United Nations Global governance Identity International law International order International organisations Sovereignty Violence security and conflict
My current research focuses on North-South relations, global governance, normative contestation, and the “sovereignty/intervention” debate in the United Nations. Drawing from interpretive political science and original archival work, I consider how particular rules and institutions of international society have been animated and transformed through confrontations attentive to issues of power and hegemony. More broadly I am interested in critical IR theory, Third World identities, global historical sociology, IOs, and the history of international political thought, with particular reference to concepts like the Responsibility to Protect. Additional interests include Latin American contributions to global order and Tricontinentalism.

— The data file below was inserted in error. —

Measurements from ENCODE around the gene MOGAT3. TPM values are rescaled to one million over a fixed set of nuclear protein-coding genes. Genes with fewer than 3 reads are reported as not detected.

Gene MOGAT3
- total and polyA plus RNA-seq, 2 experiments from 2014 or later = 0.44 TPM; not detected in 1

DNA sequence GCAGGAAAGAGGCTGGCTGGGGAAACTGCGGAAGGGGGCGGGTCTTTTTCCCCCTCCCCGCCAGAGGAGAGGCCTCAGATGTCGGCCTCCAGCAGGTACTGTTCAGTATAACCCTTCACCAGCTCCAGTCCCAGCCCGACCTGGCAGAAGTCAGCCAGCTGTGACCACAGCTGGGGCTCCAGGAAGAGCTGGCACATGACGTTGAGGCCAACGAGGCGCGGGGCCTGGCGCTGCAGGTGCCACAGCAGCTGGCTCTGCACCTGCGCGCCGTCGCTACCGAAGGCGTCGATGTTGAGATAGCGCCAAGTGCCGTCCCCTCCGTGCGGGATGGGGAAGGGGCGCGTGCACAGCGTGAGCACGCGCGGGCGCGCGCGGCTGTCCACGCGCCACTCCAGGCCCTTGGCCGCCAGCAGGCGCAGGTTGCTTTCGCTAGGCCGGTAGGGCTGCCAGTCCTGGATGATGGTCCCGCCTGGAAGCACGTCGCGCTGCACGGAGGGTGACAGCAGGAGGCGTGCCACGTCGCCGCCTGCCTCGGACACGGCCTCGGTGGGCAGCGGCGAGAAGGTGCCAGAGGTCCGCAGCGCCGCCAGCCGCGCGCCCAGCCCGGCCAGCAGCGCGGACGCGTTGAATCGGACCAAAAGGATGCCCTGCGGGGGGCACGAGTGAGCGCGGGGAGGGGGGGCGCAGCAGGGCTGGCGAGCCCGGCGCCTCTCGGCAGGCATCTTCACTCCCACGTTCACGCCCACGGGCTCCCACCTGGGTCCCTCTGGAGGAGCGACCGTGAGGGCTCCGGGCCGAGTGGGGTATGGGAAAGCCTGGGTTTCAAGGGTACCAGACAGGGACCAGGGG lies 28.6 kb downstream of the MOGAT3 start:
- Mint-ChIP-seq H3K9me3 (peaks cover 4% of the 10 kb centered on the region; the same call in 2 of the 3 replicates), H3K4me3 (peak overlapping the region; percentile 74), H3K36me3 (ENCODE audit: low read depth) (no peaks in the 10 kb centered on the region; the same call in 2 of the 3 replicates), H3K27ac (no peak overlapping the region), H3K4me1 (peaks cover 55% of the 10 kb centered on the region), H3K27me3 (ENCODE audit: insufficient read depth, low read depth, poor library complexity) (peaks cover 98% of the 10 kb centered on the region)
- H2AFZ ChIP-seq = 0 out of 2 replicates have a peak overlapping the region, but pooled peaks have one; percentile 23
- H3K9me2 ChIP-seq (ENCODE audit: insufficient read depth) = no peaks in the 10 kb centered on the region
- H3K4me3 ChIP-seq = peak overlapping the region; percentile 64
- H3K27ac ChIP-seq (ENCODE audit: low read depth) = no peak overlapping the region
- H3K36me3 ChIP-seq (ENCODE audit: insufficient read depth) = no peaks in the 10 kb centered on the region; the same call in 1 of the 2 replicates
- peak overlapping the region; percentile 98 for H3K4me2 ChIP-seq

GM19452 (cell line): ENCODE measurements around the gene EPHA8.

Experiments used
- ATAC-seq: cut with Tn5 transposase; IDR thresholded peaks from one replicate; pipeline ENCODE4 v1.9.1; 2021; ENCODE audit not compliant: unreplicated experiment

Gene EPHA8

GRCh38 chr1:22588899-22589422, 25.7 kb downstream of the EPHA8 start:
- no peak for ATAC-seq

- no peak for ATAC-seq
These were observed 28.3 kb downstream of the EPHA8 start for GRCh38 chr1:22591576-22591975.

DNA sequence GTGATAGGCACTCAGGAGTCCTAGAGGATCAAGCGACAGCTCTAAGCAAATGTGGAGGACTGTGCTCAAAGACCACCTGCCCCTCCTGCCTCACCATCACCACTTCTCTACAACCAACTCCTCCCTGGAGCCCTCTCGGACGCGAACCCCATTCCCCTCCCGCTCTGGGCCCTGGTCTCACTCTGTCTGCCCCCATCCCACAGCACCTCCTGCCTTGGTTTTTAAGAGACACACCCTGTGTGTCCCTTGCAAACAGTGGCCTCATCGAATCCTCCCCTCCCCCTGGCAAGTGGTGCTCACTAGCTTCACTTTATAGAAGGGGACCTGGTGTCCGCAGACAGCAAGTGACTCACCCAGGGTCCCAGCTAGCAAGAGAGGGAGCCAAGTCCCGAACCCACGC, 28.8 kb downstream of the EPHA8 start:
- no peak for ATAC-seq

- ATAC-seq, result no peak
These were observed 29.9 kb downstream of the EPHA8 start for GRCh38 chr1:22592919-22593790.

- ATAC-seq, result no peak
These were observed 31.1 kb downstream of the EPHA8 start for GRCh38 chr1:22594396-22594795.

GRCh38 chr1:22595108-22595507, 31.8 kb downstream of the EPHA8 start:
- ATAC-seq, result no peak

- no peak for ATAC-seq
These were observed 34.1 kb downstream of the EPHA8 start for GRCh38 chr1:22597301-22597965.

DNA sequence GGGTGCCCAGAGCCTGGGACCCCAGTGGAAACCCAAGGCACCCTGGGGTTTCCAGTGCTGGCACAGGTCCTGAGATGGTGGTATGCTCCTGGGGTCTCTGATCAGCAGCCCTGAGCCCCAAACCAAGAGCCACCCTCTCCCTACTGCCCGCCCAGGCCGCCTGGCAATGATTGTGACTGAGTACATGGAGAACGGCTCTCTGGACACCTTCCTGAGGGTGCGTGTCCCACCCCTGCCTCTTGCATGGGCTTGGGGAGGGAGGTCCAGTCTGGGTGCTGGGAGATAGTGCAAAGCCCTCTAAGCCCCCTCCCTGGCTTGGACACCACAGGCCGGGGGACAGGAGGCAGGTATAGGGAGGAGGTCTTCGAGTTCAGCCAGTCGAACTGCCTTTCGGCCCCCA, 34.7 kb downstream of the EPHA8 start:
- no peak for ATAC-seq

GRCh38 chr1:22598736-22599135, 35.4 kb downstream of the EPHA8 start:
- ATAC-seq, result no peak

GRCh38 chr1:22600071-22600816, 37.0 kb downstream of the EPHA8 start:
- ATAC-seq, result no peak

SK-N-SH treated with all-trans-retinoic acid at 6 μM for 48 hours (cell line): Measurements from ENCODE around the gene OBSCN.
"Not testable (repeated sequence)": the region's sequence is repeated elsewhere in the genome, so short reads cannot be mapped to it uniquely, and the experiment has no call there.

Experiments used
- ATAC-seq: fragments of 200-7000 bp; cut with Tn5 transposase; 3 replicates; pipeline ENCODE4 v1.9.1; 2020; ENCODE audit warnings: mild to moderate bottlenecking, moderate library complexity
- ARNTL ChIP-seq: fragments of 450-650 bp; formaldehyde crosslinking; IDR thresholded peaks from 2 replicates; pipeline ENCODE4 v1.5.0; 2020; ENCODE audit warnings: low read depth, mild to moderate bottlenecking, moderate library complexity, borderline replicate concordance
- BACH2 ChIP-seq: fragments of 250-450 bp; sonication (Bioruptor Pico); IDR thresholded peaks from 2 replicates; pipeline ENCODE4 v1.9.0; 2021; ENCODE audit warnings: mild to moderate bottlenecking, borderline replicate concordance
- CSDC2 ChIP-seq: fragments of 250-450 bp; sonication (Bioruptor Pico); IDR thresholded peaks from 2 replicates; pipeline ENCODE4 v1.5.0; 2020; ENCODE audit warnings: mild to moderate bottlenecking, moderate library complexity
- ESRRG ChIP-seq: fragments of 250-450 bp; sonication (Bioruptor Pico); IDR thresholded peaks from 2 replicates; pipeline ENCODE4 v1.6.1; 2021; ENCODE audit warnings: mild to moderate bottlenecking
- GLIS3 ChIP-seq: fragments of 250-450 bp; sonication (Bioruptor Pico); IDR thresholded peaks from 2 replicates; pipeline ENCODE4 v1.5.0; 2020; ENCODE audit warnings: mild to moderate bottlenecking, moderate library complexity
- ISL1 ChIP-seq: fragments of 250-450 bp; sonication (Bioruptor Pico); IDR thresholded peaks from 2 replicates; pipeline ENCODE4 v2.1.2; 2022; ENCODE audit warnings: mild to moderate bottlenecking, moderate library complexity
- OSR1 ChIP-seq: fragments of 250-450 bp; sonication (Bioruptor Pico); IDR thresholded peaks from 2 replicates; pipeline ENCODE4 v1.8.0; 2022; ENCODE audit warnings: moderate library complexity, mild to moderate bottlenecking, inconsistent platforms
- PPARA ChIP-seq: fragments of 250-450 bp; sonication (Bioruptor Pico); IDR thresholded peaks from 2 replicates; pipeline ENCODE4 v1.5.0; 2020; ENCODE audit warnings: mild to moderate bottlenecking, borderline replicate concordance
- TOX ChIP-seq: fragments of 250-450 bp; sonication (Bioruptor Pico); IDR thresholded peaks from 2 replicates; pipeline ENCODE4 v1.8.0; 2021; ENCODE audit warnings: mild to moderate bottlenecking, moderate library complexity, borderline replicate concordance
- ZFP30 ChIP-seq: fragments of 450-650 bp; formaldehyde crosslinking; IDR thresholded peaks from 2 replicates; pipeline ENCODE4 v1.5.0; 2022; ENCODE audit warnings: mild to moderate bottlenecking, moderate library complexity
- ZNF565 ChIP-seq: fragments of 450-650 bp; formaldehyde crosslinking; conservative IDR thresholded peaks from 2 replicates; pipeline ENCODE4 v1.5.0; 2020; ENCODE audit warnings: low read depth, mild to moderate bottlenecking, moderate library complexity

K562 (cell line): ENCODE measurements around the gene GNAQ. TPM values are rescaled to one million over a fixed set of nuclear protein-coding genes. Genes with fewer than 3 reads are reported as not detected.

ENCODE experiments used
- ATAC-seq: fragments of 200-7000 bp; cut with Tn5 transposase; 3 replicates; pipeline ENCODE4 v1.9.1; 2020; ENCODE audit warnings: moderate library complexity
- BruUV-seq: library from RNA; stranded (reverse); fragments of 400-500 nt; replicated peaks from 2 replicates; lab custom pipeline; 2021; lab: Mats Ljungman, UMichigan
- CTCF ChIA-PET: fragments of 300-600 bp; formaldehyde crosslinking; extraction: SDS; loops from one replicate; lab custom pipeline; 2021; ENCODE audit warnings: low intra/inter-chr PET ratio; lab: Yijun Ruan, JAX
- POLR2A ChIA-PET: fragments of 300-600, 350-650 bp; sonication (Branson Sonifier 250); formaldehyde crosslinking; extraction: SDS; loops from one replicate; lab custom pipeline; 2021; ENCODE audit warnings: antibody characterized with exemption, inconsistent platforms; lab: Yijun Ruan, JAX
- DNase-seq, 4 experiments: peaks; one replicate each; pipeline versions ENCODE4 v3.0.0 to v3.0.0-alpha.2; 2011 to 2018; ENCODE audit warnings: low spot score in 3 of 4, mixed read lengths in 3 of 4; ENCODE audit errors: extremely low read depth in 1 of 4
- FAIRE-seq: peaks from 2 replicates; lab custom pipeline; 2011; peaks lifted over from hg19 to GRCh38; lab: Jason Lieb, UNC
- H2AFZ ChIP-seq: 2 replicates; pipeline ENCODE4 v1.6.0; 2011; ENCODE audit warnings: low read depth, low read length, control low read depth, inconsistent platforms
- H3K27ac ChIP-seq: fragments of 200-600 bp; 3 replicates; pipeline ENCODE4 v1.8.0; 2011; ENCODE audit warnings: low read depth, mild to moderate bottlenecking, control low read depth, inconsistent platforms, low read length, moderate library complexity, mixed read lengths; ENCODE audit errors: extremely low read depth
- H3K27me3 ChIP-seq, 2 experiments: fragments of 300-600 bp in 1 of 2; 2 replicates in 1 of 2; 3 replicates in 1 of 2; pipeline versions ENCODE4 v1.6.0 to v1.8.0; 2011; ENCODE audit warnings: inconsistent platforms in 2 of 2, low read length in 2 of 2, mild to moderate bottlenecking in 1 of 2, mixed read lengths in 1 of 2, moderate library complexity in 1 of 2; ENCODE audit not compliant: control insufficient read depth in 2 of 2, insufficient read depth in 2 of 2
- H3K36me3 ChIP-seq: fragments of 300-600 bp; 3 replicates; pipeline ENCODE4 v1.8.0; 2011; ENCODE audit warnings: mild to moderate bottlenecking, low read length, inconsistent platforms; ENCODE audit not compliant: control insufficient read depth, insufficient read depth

Before starting my doctorate, I completed an MPhil in International Relations (Distinction, St Antony’s) at the University of Oxford, and a BA in International Relations (Gold Medal in the Arts, Trinity) at the University of Toronto.
Teaching specialism, interests and experience
I teach courses in political science, history, and IR to undergraduate students.
Recently published: The South, the West, and the meanings of humanitarian intervention in history. Review of International Studies, 46(4), 514-533. doi:10.1017/S0260210520000236. Available at https://www.cambridge.org/core/journals/review-of-international-studies/article/south-the-west-and-the-meanings-of-humanitarian-intervention-in-history/E6A3C2D6E844D69952F84E69D63EB4A4.
Summary and discussion available at https://www.bisa.ac.uk/articles/south-west-and-meanings-humanitarian-intervention-history.